The Fashion Society


Charlotte Pasquier Mood Board

Freya Hansen, Design Team Editor

What the course includes

This year, Marymount has opened new doors for the creativity at school by introducing the Fashion Society. With the growing creativity in school, having this opportunity to work with experienced fashionistas including the lecture director, Lucy London and the Dean , Melanie Davis, participants are able to get a deep understanding of all aspects of the fashion industry. We have been looking a the economic, social and cultural factors effecting the industry as well as have been lucky enough to watch lectures by photographers, stylists, art directors, buyers, business owners and so much more, all giving us a really personal insight into what  the industry entails. Some of the recent speakers have included Sam Morray on patterns, Karen Millen on fashion business, Bay Garnett, who recently orchestrated an Oxfam shop in Selfridges to promote thrifting  and last week Lyne Franks who talked to us about sustainability in the fashion industry

As a participant, I can say the areas we have covered so far have been so varied, therefore making it so that everyone will appeal to at least one part of the fashion industry and can see what they like or don’t like about it. We have covered and continue to re-visit the supply chain and exploring the different roles within the fashion industry such as buyers, designers, fashion forecasters, merchandisers, technologists, managers, PR, fashion photographers, stylists and journalists and retail managers etc.


A brief insight into the course

We have also extended our knowledge further by looking at trends and target audiences. For this session we explored how Topshop would represent their clothes to their age ranges in a shop window. Let’s say Topshop had an age range of 11-18, 18-30, 30+, it would have to be considered how much of the window would need to represent a certain age. Therefore, in order to work out how the window display would appeal to as many customers as possible, whilst also preventing customers from thinking the clothes are ‘too childish’ or ‘too grown up’ (mistaking the audience), we had to think analytically. After discussing in the zoom meeting, the conclusion was that older girls wanted to look younger and younger girls wanted to look older, therefore the age range of 18-30 years old would be represented the most in the window display, hence appealing to more customers. When looking at customer profiles, we also learnt the role of a trend forecaster and how they analyse your shopping bags to see where you have been shopping and collect data to build their brand and make it appeal to you. So remember, next time you go shopping, buy from nice brands so more brands will appeal to you 🙂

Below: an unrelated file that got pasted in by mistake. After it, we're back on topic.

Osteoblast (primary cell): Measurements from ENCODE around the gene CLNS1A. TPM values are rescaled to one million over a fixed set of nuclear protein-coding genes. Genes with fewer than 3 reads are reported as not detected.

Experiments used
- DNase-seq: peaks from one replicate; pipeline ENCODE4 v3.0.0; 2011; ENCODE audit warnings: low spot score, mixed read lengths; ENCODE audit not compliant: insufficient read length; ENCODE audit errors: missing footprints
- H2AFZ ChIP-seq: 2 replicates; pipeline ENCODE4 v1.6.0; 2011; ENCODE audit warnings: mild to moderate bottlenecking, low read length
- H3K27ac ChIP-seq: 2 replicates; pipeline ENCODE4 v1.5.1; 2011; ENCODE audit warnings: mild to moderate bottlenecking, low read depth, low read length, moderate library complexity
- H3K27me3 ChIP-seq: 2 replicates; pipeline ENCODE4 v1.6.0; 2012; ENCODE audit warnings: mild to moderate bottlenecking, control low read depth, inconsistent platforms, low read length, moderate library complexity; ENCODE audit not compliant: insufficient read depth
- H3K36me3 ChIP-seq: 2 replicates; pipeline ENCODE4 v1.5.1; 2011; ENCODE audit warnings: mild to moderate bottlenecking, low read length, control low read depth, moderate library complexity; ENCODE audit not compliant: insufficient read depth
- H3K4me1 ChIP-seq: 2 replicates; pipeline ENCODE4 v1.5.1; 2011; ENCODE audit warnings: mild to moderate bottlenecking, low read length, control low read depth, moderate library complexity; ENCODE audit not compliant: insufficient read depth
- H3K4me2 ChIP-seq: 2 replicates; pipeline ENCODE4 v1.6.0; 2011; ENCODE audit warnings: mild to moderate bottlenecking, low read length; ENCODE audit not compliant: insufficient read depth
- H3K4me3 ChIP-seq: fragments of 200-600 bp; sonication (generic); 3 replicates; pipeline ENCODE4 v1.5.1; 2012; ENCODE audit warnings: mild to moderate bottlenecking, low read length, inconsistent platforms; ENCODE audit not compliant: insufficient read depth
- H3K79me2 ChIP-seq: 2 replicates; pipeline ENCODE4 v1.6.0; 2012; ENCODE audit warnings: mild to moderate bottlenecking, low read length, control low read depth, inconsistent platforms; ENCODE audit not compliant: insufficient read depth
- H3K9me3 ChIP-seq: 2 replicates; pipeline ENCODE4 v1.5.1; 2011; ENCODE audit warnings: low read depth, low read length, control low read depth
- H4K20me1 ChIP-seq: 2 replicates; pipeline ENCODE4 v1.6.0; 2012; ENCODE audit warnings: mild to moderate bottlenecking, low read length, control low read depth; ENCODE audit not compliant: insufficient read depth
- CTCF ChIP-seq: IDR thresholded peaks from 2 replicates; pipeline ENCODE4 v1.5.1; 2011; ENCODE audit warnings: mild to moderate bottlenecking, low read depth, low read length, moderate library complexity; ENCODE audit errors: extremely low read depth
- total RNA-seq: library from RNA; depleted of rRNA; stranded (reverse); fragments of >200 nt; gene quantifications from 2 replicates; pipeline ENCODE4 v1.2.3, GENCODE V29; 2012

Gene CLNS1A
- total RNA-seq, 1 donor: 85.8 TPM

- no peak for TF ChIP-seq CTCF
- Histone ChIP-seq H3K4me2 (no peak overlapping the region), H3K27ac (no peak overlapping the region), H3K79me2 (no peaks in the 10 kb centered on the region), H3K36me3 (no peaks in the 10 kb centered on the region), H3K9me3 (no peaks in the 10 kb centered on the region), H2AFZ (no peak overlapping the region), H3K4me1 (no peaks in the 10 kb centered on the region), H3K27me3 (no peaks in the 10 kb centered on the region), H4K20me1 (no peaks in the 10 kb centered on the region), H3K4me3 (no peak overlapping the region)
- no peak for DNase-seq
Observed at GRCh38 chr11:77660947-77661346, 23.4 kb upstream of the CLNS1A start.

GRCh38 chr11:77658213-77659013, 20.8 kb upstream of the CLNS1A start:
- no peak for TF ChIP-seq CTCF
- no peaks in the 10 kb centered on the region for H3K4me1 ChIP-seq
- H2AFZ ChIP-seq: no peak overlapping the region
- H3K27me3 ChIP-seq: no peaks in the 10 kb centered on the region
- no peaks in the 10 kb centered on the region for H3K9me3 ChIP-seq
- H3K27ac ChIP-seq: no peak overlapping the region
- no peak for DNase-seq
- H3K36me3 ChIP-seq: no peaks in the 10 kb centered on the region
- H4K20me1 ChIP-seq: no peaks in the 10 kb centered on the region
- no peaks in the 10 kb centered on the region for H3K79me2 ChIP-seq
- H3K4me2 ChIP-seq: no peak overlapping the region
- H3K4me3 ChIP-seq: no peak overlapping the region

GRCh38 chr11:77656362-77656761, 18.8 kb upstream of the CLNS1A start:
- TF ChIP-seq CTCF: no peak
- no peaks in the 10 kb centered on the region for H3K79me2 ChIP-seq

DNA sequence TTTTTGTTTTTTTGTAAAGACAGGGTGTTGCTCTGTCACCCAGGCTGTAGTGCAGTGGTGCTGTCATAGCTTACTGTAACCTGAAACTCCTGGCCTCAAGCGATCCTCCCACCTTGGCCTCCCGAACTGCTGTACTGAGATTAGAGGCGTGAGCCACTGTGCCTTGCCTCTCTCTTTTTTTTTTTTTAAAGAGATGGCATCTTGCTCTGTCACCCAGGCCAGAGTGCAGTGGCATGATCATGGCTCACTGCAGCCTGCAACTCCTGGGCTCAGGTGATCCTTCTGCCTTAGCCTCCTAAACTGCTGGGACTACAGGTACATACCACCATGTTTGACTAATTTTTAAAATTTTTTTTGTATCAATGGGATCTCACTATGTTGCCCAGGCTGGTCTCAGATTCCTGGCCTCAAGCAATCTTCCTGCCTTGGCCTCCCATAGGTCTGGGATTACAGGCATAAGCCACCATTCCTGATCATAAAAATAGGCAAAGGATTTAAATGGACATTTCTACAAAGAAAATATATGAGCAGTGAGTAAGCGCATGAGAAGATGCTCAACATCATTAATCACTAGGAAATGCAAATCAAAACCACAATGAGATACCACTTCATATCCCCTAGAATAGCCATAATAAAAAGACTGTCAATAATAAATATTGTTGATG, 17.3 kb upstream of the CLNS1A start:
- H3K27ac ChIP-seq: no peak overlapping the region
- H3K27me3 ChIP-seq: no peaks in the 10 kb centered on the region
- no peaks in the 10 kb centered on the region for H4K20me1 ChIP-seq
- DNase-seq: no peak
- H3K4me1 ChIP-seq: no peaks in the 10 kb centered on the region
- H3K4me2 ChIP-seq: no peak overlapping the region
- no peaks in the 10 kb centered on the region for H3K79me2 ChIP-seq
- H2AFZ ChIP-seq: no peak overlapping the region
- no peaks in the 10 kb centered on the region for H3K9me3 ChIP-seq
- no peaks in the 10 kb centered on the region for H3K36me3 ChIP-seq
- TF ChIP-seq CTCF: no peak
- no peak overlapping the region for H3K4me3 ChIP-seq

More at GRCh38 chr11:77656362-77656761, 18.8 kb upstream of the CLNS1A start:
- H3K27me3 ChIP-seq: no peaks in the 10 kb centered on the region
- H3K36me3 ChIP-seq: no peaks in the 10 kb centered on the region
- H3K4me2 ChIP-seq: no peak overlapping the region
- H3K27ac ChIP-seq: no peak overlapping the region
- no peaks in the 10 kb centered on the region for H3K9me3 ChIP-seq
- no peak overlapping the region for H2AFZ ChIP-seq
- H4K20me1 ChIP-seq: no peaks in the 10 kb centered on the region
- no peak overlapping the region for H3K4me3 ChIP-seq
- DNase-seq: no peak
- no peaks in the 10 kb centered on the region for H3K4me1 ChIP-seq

Another interesting aspect of the course was the psychology behind the patterns and colours on clothes and the role of a trend forecaster. During a recession, global and social spending habits were researched, and it was found that people were struggling to spend spare money on clothes. After analysing the history of these kinds of events for example the 50s after the war, fun clothes were brought out to make up for the time lost due to the war. Therefore, during this recession, brands brought out short waves of 80s inspired clothes that had bright colours and patterns. People unconsciously brought these bright coloured fun clothes as it up-lifted them and reminded them of the 80s. Especially with COVID, think about the clothes now and when you go online shopping next, how the choice of style and colour may be unconsciously influencing you.

We also are asked to carry out tasks each week at home which we all take on with great enthusiasm and with different approaches. As seen (wherever they will be placed on the website) are some examples of the fashion society’s work.

We are really excited to build our portfolios, continue to deepen our knowledge and we will keep you updated with new fashion talk!


“A very good learning experience if you’re interested in working in the fashion industry later on.” – Charlotte Pasquier

“The fashion society has shown me different roles and perspectives within the fashion industry” – Simisola Orotope-Paul

For the session focusing on sustainability, we looked into what made a brand sustainable and brands, for example of PUMA who are constantly working on improving their contribution towards the environment in their supply chain. In response to looking into how PUMA was being sustainable, we were asked to choose two brands we buy from to see how they contribute to sustainability. This task therefore would allow us to allowed us to see if we are contributing to sustainability through our purchases within the brand.


For the session focusing on print, we looked into different types of pattern and compositions and how different brands include pattern in their products. We also looked at the Japanese artist Yayoi Kusama and British print textiles designer Zandra Rhodes for an insight into the industry and for some inspiration . Our task for this lesson was to experiment and research more into print in order to create our own patterns.

The visual merchandising session focused on how a visual merchandiser of the marketing team portrays concepts within the store. We learnt that this role took into account trend, aesthetic, concept, product (aspects we have covered in other sessions), in order to visually convey the brand along with an idea. For this task, we were asked to create a visual merchandising mood board so we could see the different styles and approaches brands take to convey themselves.